So I decided to do pull some heuristics out of thin air: 11% of the time, an extra star will be added to the system as a “close binary”, and the less massive star will be ignored for planet-generating purposes. The less massive star also does not affect the habitable zone of the system, which I realize might be too extreme of a simplification.
Research on stars has been steady for as long as people have had telescopes, but research on exoplanets took a huge leap forward when NASA launched the Kepler telescope into space, surveying 150,000 stars for exoplanets over four years. Because of this mission, there's a huge difference in the quality and results of research published before and after about the year 2010. I wanted to combine some high-level basic facts from the Kepler mission into a simplistic yet believable model for placing planets in star systems.
What we know about exoplanets
Googling around for Kepler findings is a good way to spend an afternoon. I learned a few interesting and surprising facts, not all directly related to Kepler: * Few gas giants have been found in far-out orbits, despite Jupiter and Saturn being quite far out in our solar system. * At least one in six stars has an earth-like planet. * Planets tend to have a similar size to those in adjacent orbits. (Many Worlds is a great blog!) * Nearly all sun-like stars have earth-like planets. * 70% of stars, regardless of type, have an Earth- or Neptune-like in orbits up to a bit over 1 AU. * M-Dwarf stars have an average of 0.5 Earth-like planets in their habitable zones.
Beyond those neat little nuggets, I also discovered a fun mini-controversy: experts disagree about how to classify planets! Some charts have as many as 8 classes: Mars-size, Earth-size, super-Earth-size, Neptune-size, sub-Jupiter-size, Jupiter-size, and super-Jupiter-size. But an article called Sorry, Super-Earth Fans, There Are Only Three Classes Of Planet, a summary of the much drier Probabilistic Forecasting of the Masses and Radii of Other Worlds, convinced me that there three types is enough:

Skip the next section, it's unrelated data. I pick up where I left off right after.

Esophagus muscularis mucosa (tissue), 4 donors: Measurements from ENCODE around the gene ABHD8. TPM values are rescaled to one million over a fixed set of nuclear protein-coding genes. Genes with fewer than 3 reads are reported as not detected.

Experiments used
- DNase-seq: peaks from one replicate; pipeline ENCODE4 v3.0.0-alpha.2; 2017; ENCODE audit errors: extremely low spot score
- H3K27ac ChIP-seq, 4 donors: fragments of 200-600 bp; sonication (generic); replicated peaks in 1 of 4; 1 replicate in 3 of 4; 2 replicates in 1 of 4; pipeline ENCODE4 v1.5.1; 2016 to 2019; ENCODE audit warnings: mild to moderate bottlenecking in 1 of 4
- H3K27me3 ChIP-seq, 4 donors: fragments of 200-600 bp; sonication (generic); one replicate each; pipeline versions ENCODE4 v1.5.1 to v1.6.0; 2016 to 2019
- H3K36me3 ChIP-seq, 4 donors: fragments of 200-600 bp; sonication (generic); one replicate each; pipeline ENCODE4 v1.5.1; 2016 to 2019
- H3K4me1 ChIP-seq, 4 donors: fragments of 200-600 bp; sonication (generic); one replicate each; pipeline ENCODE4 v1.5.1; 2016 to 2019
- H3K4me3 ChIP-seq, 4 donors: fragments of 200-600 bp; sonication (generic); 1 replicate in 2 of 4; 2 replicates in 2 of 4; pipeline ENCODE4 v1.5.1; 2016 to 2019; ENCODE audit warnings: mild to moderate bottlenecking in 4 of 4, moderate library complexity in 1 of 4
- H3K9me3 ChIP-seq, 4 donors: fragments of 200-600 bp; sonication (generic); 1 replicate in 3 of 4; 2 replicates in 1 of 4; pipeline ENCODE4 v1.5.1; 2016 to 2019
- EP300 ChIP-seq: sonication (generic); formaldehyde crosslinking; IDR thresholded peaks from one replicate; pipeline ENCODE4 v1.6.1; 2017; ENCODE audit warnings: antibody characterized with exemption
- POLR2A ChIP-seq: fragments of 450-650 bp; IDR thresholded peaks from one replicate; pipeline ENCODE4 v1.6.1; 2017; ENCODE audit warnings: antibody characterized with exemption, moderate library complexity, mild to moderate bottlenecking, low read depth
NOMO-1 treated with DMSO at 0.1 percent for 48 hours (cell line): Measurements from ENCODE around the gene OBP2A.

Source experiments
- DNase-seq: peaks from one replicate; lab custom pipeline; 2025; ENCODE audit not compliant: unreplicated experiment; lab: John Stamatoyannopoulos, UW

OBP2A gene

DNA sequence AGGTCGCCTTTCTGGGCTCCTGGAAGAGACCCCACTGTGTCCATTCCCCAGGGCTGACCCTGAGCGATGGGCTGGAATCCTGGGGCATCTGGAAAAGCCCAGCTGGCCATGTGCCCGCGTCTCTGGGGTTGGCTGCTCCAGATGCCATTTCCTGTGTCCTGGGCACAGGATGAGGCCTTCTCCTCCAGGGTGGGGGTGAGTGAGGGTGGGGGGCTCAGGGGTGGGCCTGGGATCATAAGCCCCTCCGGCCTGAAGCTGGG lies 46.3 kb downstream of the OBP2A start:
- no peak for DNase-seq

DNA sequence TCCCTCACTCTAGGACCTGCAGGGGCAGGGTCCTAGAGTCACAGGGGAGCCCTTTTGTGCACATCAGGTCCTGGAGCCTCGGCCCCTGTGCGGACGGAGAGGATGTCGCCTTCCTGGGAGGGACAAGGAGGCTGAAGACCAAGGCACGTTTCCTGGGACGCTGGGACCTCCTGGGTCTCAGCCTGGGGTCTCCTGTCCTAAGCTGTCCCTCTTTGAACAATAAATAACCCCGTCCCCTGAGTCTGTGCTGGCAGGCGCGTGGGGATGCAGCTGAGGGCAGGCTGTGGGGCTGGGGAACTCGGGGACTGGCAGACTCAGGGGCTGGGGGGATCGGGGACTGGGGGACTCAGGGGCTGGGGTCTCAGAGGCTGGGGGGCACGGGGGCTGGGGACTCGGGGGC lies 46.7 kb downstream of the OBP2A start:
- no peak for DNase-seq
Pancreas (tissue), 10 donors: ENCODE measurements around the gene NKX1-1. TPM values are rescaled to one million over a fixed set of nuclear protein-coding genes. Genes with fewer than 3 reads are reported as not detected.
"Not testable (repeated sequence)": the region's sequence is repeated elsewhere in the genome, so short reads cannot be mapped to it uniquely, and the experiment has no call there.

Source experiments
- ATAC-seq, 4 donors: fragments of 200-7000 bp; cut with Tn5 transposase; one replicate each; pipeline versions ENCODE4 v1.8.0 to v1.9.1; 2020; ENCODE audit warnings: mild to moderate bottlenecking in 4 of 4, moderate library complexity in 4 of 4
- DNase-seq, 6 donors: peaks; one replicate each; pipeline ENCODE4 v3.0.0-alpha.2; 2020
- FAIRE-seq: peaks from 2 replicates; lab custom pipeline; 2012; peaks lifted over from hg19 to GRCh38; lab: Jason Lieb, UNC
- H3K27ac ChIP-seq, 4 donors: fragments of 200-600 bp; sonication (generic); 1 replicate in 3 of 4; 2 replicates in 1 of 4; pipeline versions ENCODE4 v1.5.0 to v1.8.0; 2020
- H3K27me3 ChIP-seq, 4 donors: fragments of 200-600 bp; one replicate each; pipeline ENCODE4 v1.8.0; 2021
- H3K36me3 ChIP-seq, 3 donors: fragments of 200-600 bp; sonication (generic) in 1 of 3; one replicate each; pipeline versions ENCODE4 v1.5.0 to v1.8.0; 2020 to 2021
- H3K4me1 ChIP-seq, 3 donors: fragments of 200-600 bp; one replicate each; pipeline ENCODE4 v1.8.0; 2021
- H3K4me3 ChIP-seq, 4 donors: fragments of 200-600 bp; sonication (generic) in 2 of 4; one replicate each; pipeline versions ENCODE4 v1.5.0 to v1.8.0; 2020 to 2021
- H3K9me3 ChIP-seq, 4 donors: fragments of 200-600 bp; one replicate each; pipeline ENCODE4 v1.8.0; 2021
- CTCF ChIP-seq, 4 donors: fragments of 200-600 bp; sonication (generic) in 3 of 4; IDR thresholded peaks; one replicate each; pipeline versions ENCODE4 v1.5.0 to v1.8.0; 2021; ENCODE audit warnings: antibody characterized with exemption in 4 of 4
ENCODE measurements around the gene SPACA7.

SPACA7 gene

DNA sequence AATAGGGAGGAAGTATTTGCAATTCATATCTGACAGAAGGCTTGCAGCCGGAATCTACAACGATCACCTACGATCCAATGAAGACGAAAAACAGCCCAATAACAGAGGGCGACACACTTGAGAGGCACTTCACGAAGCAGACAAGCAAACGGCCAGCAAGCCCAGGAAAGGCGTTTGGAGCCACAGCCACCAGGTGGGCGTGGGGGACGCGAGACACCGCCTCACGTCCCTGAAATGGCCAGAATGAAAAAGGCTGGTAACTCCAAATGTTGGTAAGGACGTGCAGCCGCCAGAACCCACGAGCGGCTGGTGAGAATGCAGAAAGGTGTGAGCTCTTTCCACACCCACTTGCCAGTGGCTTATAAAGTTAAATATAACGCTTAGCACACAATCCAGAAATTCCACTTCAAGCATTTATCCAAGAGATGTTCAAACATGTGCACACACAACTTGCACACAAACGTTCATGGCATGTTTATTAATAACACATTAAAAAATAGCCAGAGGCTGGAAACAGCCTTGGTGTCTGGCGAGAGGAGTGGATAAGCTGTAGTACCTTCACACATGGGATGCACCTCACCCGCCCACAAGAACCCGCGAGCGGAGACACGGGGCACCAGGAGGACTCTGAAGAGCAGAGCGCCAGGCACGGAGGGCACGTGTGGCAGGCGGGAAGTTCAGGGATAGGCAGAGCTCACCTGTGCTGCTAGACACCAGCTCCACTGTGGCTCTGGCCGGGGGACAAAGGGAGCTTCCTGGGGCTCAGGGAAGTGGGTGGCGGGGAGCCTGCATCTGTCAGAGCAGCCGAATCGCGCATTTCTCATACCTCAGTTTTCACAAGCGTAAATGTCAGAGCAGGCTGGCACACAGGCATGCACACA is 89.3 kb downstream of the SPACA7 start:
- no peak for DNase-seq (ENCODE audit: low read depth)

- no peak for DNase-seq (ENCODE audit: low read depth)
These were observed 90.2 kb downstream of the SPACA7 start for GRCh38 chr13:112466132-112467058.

- Terran worlds with rocky surfaces and maybe atmospheres
- Neptunian worlds with large atmospheres made of hydrogen and helium
- Jovian worlds that are big enough to compress on the inside
The only thing that differentiates these classes is size. Once a planet gains a certain mass, two Earths or so, it gains a hydrogen-helium envelope that is inhospitable to life and becomes a Neptunian planet. And when it crosses another mass threshold, the extreme gravity means it can't have a well-defined surface, and becomes a Jovian. Finally, a body might be massive enough to behave like a successful or failed star, no longer even classified as a planet.
Each planet type has a different mass-radius relation. The unit M⊕ is Earth-masses.
|Type||Mass (10^X M⊕)||Radius exponent (M⊕^x)|
Imagining solar systems
Putting all these facts together, I made what I thought was a reasonable pass at a set of simplistic rules.
First, if the star type is A, B, or O, then create no planets. These stars either change too quickly to support life, or have stranger rules regarding planet formation. O-type stars become supernovas, B-type stars may only have gas giants, and I couldn't find enough data on A-type stars. (Terraforming Wiki: Stars and other hosting celestial bodies)